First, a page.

Tag Archives: michael jackson

Michael and Farrah in the Santa Clarita Valley

For many, it was the “day the 70s died.”
 
The sobering announcement on June 25, 2009 of Farrah Fawcett’s death from cancer, followed by the truly shocking news a few hours later that Michael Jackson had died from a drug overdose, saddened an entire generation who had grown up alongside the careers of these legendary performers.

It’s interesting to note that both Jackson and Fawcett had several ties to the Santa Clarita Valley.

Jackson came to Vasquez Rocks in 1991 to film part of the music video for the song Black Or White, a musical plea for racial equality. This video from his multi-platinum Dangerous album uses locations from around the world and contains one of the earliest examples of “morphing” in film.

In the Vasquez Rocks segment, Jackson dances with Native Americans atop a platform while riders on horseback encircle them. It was an appropriate location as literally hundreds of Westerns have been shot here going back to the earliest days of film.

The Black of White single was the biggest seller of 1991, and the video, which was released simultaneously around the world, was one of the most watched ever.

Incidentally, the video’s director, John Landis, was the director of the ill-fated 1983 Twilight Zone: The Movie segment that claimed the lives of actor Vic Morrow and two small children during filming behind the Magic Mountain theme park in nearby Valencia.

A few miles southwest of Vasquez Rocks at 15564 Sierra Highway is the Halfway House Cafe. It was here that Fawcett’s December 1995 Playboy spread was said to have been shot. This issue was the magazine’s biggest seller of the 90s.

Halfway House is frequently seen on film and television and is the site of Cindy Crawford’s famous 1991 Pepsi commercial where she drives up in a Lamborghini wearing blue jean cutoffs and a white tank top. (BTW, Halfway House is also seen in Landis’ Twilight Zone: The Movie.)

At the time of Fawcett’s death, her 24-year-old son Redmond O’Neal was incarcerated in a Santa Clarita area jail on drug charges. He was given a three-hour release to attend her funeral.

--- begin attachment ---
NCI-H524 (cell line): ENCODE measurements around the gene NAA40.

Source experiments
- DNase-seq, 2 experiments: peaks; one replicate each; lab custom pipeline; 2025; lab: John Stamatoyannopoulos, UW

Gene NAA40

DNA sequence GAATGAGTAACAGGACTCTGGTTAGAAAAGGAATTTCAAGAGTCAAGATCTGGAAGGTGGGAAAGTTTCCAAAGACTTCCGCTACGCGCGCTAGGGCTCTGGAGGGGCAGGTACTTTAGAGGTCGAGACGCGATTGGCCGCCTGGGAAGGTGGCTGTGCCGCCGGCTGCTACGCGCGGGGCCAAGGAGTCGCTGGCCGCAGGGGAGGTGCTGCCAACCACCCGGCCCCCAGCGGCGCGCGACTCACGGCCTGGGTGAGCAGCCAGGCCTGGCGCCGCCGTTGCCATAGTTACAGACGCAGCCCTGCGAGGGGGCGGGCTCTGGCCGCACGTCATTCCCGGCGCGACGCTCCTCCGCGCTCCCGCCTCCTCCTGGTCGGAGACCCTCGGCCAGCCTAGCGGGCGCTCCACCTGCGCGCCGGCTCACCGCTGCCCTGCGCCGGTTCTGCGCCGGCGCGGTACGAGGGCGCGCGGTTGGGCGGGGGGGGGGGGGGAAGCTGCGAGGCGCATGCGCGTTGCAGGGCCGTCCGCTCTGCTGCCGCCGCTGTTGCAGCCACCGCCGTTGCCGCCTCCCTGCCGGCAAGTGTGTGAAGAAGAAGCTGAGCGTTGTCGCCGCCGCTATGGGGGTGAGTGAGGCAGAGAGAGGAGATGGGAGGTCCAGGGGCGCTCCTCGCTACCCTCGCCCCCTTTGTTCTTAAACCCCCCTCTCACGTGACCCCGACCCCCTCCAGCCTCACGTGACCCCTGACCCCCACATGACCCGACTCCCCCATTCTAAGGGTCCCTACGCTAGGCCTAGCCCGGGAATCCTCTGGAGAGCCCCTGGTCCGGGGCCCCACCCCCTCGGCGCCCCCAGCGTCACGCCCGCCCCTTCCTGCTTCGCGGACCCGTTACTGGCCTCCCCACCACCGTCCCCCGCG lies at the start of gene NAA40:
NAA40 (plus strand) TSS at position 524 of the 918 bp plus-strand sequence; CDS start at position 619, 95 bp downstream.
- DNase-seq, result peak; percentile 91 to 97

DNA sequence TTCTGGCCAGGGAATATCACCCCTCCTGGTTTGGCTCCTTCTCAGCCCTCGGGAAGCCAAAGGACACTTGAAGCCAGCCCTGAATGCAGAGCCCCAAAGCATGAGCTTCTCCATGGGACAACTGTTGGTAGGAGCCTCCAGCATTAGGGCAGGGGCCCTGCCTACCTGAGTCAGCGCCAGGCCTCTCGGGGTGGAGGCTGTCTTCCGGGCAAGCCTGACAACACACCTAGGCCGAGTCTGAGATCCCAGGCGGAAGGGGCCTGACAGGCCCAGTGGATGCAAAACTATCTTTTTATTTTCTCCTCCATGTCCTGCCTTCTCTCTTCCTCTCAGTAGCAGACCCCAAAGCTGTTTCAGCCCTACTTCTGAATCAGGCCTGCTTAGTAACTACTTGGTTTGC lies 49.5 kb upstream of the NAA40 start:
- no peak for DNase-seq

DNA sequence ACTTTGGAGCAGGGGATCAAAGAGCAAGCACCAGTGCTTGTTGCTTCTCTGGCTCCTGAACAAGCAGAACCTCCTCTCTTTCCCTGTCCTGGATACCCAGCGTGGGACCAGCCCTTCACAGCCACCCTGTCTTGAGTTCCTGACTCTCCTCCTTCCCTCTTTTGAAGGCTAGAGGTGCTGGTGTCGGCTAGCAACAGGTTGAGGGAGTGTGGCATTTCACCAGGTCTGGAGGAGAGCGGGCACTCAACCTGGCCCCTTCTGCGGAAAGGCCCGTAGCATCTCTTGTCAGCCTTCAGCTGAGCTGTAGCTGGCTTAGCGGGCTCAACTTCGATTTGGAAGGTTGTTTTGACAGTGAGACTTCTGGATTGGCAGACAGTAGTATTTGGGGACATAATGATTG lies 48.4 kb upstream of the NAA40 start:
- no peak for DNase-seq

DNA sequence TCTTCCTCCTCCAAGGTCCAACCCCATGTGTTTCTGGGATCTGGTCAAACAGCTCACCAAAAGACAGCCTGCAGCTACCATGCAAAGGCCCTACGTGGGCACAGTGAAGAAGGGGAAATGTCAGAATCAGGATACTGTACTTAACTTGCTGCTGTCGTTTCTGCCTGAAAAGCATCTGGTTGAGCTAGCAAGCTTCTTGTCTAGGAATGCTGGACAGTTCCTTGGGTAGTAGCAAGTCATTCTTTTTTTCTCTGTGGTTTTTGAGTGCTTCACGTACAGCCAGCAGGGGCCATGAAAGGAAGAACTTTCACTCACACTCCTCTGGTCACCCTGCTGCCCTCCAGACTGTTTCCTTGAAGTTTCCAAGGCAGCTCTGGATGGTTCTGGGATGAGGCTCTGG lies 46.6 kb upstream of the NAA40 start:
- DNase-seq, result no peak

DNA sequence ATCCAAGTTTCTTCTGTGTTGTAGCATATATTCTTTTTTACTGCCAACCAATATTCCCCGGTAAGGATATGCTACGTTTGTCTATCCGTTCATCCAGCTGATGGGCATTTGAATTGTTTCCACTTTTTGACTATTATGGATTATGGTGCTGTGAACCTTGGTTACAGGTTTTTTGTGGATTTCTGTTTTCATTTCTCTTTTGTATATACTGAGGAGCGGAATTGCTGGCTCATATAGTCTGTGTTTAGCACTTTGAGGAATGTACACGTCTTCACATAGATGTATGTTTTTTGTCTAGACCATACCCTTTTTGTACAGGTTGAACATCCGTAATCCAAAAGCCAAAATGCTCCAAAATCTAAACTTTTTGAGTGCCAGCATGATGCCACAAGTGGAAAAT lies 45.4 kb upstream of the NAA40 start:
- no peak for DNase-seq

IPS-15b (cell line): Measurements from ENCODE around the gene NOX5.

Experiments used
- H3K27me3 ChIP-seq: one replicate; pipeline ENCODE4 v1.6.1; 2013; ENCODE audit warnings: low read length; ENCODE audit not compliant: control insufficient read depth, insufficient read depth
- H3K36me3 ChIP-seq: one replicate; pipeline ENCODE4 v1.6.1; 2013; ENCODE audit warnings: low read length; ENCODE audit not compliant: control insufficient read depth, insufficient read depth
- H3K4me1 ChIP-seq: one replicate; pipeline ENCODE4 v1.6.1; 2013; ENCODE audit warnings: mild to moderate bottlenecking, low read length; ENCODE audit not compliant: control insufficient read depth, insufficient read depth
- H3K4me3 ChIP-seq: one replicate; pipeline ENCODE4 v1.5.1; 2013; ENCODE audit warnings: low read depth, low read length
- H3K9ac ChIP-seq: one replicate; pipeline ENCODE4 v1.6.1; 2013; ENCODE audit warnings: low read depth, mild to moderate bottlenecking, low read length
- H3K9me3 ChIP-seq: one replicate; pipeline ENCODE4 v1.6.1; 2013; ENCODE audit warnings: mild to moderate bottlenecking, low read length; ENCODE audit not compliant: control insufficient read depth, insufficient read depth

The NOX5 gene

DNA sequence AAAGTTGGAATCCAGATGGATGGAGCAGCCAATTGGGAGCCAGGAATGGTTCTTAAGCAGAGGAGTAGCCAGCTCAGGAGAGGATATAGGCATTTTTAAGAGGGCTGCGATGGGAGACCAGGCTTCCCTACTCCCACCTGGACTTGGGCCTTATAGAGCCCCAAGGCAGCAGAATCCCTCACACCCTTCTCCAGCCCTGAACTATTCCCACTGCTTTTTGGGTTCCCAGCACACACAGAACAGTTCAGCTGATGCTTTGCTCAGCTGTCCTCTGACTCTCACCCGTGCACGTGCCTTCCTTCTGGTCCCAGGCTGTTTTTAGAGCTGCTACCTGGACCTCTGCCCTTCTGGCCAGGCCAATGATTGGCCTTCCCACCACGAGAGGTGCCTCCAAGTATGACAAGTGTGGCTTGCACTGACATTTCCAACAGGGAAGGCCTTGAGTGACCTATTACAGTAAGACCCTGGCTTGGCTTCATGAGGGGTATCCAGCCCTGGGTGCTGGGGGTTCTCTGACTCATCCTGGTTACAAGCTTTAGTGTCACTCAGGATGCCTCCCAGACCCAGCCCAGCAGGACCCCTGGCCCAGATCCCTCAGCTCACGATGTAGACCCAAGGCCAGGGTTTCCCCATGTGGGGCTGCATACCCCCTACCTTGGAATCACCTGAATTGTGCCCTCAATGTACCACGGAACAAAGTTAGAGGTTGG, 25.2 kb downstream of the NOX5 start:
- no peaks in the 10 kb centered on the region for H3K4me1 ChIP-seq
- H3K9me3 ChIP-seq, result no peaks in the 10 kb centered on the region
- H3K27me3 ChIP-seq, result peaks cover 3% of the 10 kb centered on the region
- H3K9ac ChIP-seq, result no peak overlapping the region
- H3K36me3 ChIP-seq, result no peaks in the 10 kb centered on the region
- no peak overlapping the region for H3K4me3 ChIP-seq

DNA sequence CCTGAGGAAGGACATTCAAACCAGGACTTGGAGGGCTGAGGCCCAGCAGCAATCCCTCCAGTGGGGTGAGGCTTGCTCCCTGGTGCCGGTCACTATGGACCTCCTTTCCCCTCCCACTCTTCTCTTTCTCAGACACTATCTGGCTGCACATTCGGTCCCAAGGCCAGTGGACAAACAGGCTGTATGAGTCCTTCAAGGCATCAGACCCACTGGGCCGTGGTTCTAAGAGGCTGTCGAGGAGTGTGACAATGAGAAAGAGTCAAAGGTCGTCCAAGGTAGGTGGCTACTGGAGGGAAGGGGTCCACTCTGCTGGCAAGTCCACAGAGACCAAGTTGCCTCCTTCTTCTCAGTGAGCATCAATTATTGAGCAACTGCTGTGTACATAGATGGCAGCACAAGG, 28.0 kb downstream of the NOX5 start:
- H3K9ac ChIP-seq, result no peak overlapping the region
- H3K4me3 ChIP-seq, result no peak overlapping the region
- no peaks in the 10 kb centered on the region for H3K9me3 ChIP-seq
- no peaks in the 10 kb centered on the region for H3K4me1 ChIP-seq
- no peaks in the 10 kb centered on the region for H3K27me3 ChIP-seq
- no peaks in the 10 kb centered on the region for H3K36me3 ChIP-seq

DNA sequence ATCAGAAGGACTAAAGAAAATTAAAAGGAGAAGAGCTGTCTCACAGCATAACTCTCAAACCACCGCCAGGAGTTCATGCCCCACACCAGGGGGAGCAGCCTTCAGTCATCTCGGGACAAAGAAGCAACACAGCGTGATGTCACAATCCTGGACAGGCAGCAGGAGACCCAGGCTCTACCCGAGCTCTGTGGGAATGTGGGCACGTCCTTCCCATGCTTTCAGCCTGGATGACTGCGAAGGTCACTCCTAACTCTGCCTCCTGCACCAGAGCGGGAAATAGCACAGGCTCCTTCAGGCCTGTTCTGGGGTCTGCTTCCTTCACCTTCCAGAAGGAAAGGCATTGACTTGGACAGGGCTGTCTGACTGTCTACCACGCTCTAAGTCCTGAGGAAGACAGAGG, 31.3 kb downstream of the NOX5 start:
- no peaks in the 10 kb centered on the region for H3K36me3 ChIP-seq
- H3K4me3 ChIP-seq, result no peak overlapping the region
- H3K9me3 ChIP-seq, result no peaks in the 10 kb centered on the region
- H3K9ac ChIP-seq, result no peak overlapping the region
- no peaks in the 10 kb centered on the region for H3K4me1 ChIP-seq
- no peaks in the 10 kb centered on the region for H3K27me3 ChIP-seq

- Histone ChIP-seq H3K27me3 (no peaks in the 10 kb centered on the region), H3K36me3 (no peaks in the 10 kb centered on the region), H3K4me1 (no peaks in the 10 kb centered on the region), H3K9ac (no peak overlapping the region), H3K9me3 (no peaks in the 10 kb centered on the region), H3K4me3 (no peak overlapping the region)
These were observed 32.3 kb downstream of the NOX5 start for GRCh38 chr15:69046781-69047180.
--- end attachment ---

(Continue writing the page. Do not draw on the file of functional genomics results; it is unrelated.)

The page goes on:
This past Saturday, Jackson’s jacket from the Thriller video went on auction and brought in $1.8 million. According to reports, the jacket’s sale will benefit another local Santa Clarita Valley institution – our friend Tippi Hedren’s Shambala Preserve – where two of Jackson’s tigers from Neverland Ranch are now housed.

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Quite A Lady

Tippi Hedren.

I couldn’t let the month end without sending belated birthday wishes out to a very special neighbor of ours.

This woman, like many good neighbors, works a lot around the house, does a ton of volunteer work, as is famous for loving her cats.

But in her case, the house she putters around is called the Shambala Preserve, and much of her volunteer work goes towards housing and feeding her cats – some which weigh hundreds of pounds!

You see, this special neighbor happens to be movie legend Tippi Hedren, who rescues lions, leopards, ligers, tigers, and bobcats at her preserve near Acton, California.

Tippi’s Shambala Preserve, which is maintained by the Roar Foundation, grew out of a film that she starred in and produced in the early 80s called Roar, which was filmed at Shambala’s current home on Soledad Canyon Road.

She began rescuing exotic cats a short time later, and today Shambala houses over 70 exotic wild animals, including Michael Jackson’s Bengal tigers which she acquired when Neverland Ranch closed.

Working around wild animals is a cakewalk compared to the stress Tippi must have felt making her film debut in 1963 for legendary director Alfred Hitchcock in The Birds.

Before this, Tippi worked as a model. Hitchcock was first captivated by her striking Nordic beauty after seeing her in a television commercial. She was directed by Hitchcock again the following year in Marnie.

While her days with Hitchcock are well documented, most people forget that she also appeared in Charlie Chaplin’s final film in 1967, called A Countess From Hong Kong. In all likelihood, Tippi is the only person to have ever worked for both of the two knighted English film masters.

Countess was filmed in London after Chaplin was exiled from the United States. Tippi co-starred in the film with Marlon Brando, Sophia Loren, and Chaplin’s own son Sydney.

Tippi, who celebrated a birthday on January 19, works tirelessly to support Shambala, to get laws passed that prevent the breeding of exotic cats as pets, and somehow still finds time to appear in the occasional film and television role.